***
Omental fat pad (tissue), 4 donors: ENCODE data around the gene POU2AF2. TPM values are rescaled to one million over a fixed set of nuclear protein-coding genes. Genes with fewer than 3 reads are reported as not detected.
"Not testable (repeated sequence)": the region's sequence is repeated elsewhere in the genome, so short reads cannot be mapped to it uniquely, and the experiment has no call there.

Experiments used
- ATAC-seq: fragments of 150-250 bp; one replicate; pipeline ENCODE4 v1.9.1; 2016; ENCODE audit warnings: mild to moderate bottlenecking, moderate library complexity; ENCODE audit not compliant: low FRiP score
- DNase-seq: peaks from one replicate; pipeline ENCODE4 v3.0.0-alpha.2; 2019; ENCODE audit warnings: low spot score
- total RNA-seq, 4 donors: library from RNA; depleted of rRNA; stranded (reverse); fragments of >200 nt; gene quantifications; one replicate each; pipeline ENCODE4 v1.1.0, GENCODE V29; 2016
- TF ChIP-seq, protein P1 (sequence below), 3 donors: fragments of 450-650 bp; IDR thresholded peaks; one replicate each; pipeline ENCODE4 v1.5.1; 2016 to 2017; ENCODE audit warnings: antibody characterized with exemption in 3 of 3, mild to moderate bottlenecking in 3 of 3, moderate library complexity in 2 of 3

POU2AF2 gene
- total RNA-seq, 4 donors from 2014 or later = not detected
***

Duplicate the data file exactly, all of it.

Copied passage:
Omental fat pad (tissue), 4 donors: ENCODE data around the gene POU2AF2. TPM values are rescaled to one million over a fixed set of nuclear protein-coding genes. Genes with fewer than 3 reads are reported as not detected.
"Not testable (repeated sequence)": the region's sequence is repeated elsewhere in the genome, so short reads cannot be mapped to it uniquely, and the experiment has no call there.

Experiments used
- ATAC-seq: fragments of 150-250 bp; one replicate; pipeline ENCODE4 v1.9.1; 2016; ENCODE audit warnings: mild to moderate bottlenecking, moderate library complexity; ENCODE audit not compliant: low FRiP score
- DNase-seq: peaks from one replicate; pipeline ENCODE4 v3.0.0-alpha.2; 2019; ENCODE audit warnings: low spot score
- total RNA-seq, 4 donors: library from RNA; depleted of rRNA; stranded (reverse); fragments of >200 nt; gene quantifications; one replicate each; pipeline ENCODE4 v1.1.0, GENCODE V29; 2016
- TF ChIP-seq, protein P1 (sequence below), 3 donors: fragments of 450-650 bp; IDR thresholded peaks; one replicate each; pipeline ENCODE4 v1.5.1; 2016 to 2017; ENCODE audit warnings: antibody characterized with exemption in 3 of 3, mild to moderate bottlenecking in 3 of 3, moderate library complexity in 2 of 3

POU2AF2 gene
- total RNA-seq, 4 donors from 2014 or later = not detected